I could only find one recipe in the Outer This Wold Cook Book that remotely sounded freeze dried, which was another popular method of providing for the space food diet. Gee, I wonder if that was the beginning of freeze dried coffee. I'll look into it. In the meantime, picking recipes to post for moon day was not easy. I made up my mind I wanted to include astronaut recipes only, but oddly enough, there weren't that many. It seems Michael Collins focuses his moonbeams on Sweet & Sour Meatballs. The recipe was contributed by his sister. Soupsong has another favorite recipe of his, Freeze Dried Potato Soup. Here's the Sweet and Sour Meatball recipe.

Sweet and Sour Meatballs
2 lb. ground round steak
1/2 c. milk
1 slice day old bread
1 egg
2 tsp. salt
dash of pepper, garlic powder
Sauce
1 can beef bouillon
1 can pineapple chunks, drained (reserve liquid)
1/2 c. sugar
2 tbs. soy sauce
1/4 c. wine vinegar
1/2 c. chopped green pepper
1/2 tsp. salt
1 tsp. Accent
Mix and make into walnut sized balls. In skillet, heat 2 tbs. peanut or safflower oil. Roll balls into hot oil, shaking pan to avoid sticking. Cook just enough to brown. Sauce: Simmer all sauce ingredients about 15 minutes. Mix 2 tablespoons cornstarch into pineapple juice. Slowly stir into simmering sauce. Cook 3-5 minutes, until smooth and thickened. Add meat balls. Serve in chafing dish.

Looks like Buzz Aldrin also enjoyed his beef in those days. His wife contributed a recipe for his favorite; Pot Roast in Bourbon. Here's the introduction to the recipe with, the recipe.

Mrs. Aldrin sent this as one of her husband's (Buzz Aldrin, Astronaut and second man on the moon) favorite recipes. Joan Aldrin claims that an added bonus is that during cooking, the kitchen smells heavenly. She also notes: "This can also be a marinade for a less expensive cut of meat which you want to barbecue outdoors. Let meat set in it (any kind of barbecuing beef) in the refrigerator overnight, and use it during cooking. Just brush it on. I have never done this, but why not the basis for a good old fashioned stew!

I decided to scan the Pot Roast recipe and offer one more recipe which I thought was kinda cool. At first, I was going to include the recipe for Astronaut Fruit Cake, which I happened to whiz by online ("...a fruitcake so nutritionally complete that a 6-ounce serving provides a third of the daily nutrient and 2,500-a-day calorie requirements for each astronaut.") The book notes the recipe was scaled down by the U.S. Army Laboratories in Massachusetts. It makes about 2 pounds and like so many other fruitcakes, it can be baked in coffee cans but, it won't be Astronaut Fruit Cake unless you follow that recipe link:) Also bookmarked, was a recipe for Boston Cream Pie contributed by Mrs. Joseph P. Kennedy, mother of the late President John Kennedy, for whom the space center was named but, I found a version of the Kennedy Boston Cream Pie recipe also online. The recipe I finally chose is for Grits Casserole. Yes, I know there are casseroles full of grits casserole online but none plated up like this one.

Dorothy Duke wrote, "I'm sending you a recipe for a delicious grits casserole-since grits was first carried to the moon by Charlie. Being a South Carolinian, he is fond of grits and asked NASA dietitians to prepare it for him for Apollo 16." This is a favorite of Astronaut Charles Duke.

Grits Casserole
Cook 1 cup grits in 4 cups boiling water, according to package instructions. When done add 1 stick butter 1/2 cup grated Cheddar cheese. Mix until both are melted, add 1/2 cup milk and stir. Let mixture cool a little and add 4 egg yolks, 1 at a time. Mix. In a separate dish, beat 4 egg whites until foamy, but not stiff. Fold into grits. Bake in shallow (2 inches high) well greased baking dish at 325 degrees for about 1 hour and 15 minutes, or until puffed high and lightly browned.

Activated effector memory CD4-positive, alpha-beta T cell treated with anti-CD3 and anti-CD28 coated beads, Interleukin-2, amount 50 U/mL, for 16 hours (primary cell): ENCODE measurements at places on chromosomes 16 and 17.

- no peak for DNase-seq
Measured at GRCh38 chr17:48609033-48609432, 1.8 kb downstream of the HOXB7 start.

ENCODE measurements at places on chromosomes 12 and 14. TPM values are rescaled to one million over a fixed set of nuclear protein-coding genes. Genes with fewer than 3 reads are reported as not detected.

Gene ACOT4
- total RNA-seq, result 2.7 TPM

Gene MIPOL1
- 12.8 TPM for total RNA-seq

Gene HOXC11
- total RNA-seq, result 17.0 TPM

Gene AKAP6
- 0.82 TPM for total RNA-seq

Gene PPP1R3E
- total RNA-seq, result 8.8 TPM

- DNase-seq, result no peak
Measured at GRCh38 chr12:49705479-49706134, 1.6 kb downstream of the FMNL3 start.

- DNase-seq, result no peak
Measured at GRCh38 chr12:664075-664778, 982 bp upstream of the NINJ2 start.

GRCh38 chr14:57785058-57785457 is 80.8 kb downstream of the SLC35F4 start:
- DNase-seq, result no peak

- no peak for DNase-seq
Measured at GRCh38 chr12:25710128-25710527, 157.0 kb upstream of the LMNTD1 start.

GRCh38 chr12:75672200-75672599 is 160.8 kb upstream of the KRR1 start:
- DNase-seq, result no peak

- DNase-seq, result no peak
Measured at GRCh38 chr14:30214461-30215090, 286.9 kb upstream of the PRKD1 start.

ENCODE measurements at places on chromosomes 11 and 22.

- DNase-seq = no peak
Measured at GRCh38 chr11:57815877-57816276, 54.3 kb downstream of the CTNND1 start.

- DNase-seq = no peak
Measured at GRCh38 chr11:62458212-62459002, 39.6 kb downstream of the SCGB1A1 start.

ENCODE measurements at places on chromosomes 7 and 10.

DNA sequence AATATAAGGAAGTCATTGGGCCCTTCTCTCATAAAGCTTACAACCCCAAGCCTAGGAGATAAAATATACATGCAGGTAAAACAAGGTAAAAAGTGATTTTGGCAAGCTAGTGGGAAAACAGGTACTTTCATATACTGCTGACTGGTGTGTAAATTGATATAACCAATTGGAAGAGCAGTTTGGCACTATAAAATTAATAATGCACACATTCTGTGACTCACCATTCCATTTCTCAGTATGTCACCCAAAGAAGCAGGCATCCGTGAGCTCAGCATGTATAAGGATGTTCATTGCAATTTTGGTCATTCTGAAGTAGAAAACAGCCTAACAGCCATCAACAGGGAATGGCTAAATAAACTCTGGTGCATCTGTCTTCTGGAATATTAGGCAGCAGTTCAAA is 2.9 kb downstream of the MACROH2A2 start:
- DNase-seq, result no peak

It was the Astronaut who told me,
The moon is not made of green cheese
So pass me some Swiss, Edam, or Brie
From our good planet Earth, if you please.


Another southern favorite is the Moon Pie. Don't know what a Moon Pie is, well, it's sorta like a Scooter Pie but, not really, maybe it's more like a Whoopie Pie, no, anyway, there's a link with the history below. (I've bought Moon Pies in Cracker Barrel Restaurants) Okay, I need to provide one more recipe from the book and also the above poem. I couldn't scan it because it appeared on two pages so, here goes the recipe for Saturn Eggs (with satellites!) I would also like to bring your attention to another novel recipe I found over by Jenn, the Leftover Queen. (she also is mistress of the Foodie Blog Roll) Her recipe for Spaceship Squash Fritters would make a wonderful addition to a Moon Day celebration. For Moon Day entertainment, may I suggest you take a leap over to Kitchen Retro. Lidian shares her Moon Day memories with an added 44 calorie bonus treat.
Saturn Eggs
4 large eggs
4 slices bread
1 tbs. Parmesan cheese
4 tbs. butter
salt and pepper
Lay the bread slices flat on a hard surface, and using a 10 ounce highball glass as a cookie cutter, remove the centers, saving, saving them (your satellites) to be used later. In a large skillet melt 2 tablespoons butter (approx. 350 degrees) and then place the bread in the pan until the down side is brown. (At this point, put satellites into the toaster to serve with your planets, either butter them or serve with Parmesan.) flip the slices over and put 1/4 of the remaining butter in each crater (hole). Next, crack an egg into each crater, and dash a little salt and pepper on each egg. Cover the skillet and reduce heat slightly. When yolks are still slightly "quivery", sprinkle 1/2 teaspoon Parmesan cheese on each planet. Cover again until cheese melts. Remove and serve immediately. Ed Note: I always thought eggs prepared like this were called Toads in the Hole:)